End quote. What is of most interest in these comments is Aristotle’s insight that the extremely wealthy, no less than the extremely poor, are temperamentally unfit to wield power. (This is not only an Aristotelian insight, but a Platonic one – recall from the Republic that the guardian class are not permitted even to handle money, let alone amass personal fortunes.) What makes them unfit is their tendency toward arrogance, softness, and consequent difficulty following reason or submitting themselves to rules.
A more perfect description of our decadent liberal elites cannot be imagined. It is not poor or working people, but rather the affluent and “educated,” who live in a fantasy world in which there are innumerable “genders,” the bogeyman of “white supremacy” lurks behind every bush, inflation has no connection to the federal government’s having shoveled out gargantuan piles of free money, and the rules (about wearing masks and staying locked down, for example) apply only to the ruled and not the rulers. You need facility in abstract theory to get yourself to believe such lunacy, and you need the insulation from reality that wealth provides to avoid suffering the costs of it, at least in the short term.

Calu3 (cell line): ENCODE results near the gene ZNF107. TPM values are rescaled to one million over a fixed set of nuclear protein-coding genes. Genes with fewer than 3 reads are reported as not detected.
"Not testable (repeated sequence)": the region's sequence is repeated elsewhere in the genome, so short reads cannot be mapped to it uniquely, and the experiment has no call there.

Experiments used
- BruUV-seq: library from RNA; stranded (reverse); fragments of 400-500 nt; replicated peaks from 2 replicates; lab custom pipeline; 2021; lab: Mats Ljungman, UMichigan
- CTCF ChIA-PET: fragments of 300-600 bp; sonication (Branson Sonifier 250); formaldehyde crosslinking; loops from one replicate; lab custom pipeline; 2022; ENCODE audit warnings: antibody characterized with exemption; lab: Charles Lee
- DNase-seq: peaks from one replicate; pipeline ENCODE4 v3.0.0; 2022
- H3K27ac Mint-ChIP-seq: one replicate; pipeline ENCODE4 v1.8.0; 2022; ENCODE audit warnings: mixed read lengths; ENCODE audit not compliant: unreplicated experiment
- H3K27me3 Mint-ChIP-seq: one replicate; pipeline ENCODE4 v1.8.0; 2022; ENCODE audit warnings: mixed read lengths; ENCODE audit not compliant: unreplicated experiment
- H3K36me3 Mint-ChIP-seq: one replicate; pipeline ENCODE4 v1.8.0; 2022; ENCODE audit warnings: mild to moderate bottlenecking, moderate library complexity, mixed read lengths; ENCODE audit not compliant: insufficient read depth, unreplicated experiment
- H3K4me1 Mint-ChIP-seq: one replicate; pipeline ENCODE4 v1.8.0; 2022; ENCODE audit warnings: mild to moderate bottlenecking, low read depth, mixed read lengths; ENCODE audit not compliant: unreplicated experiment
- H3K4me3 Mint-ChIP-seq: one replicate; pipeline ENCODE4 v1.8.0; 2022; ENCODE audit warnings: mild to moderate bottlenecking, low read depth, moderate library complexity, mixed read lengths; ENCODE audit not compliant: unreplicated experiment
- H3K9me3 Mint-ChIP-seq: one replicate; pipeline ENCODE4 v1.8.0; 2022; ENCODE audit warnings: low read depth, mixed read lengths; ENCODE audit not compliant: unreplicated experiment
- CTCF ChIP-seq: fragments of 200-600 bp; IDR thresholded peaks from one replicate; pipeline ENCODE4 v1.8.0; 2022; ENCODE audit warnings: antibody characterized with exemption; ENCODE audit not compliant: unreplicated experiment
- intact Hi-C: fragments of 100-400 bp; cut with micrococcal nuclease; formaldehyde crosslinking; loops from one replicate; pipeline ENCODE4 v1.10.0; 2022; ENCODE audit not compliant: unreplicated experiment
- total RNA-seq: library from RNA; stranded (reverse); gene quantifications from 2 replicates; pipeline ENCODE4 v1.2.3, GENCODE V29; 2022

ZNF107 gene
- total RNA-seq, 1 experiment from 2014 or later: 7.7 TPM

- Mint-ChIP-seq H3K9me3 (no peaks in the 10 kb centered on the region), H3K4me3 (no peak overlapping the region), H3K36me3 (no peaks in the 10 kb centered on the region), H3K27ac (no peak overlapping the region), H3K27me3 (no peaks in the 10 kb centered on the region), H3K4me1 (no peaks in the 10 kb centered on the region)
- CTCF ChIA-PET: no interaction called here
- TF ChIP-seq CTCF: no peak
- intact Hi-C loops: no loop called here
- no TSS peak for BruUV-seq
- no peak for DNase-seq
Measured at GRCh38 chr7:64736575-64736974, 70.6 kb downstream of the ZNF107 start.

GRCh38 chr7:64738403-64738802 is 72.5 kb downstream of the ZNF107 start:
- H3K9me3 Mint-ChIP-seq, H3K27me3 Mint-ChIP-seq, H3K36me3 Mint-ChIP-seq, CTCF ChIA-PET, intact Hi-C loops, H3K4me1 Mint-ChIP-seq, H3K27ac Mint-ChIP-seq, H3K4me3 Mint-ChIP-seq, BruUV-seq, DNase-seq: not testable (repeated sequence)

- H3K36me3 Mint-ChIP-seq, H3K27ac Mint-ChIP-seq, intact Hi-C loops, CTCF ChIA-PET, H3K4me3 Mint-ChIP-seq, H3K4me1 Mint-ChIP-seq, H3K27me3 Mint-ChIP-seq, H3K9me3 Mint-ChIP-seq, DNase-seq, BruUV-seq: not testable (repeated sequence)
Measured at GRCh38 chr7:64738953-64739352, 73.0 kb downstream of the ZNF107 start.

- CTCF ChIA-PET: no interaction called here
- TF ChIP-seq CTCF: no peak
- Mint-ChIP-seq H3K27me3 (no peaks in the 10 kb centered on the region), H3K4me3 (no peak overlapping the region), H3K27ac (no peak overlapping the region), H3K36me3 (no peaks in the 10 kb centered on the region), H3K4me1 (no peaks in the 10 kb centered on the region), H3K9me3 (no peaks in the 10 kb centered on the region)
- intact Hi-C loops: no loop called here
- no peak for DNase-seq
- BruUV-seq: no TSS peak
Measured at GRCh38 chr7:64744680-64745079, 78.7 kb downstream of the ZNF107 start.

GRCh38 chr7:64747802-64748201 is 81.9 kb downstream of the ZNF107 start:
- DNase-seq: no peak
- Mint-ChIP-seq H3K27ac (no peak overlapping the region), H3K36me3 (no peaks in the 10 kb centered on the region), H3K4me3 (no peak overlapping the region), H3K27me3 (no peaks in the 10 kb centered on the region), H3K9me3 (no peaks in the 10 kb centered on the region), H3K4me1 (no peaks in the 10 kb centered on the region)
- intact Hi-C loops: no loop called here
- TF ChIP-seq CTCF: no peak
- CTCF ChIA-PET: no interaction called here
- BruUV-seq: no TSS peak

Aristotle notes that a true polity requires some measure of “friendship” or “partnership” between the different groups that make it up. This is not possible when the very poor or the very rich dominate, because “the former [are] full of envy, the latter of contempt.” Now, malignant ideologies like Critical Race Theory are syntheses of envy and contempt, which make true friendship or partnership between citizens impossible. But here too it is not the poor but rather the affluent, the educated, and the powerful – “woke capitalism,” the universities, HR bureaucracies and the like – who are injecting this poison into the body politic. And it is these elites, rather than the poor, who have been the source of the diabolically cruel regime of general lawlessness that has been trying to impose itself upon the West in the last few years.
Aristotle notes that given the defects described above, tyranny is much more likely to arise out of the rule of the very rich or the very poor than out of the middle classes. A more effective tyranny still is that in which the very rich stir up the poor against the middle classes. As Plato noted, oligarchy tends to degenerate into, and in the short term profit from, radically egalitarian democracy, with tyranny as the sequel.
Conservatives have in recent years increasingly come to realize that the super-rich are not their friends. As usual, what we moderns have to relearn, Aristotle already knew 2300 years ago.
(Editor’s note: This essay originally appeared on Dr. Feser’s blog in a slightly different form and is reprinted here with the author’s kind permission.)
If you value the news and views Catholic World Report provides, please consider donating to support our efforts. Your contribution will help us continue to make CWR available to all readers worldwide for free, without a subscription. Thank you for your generosity!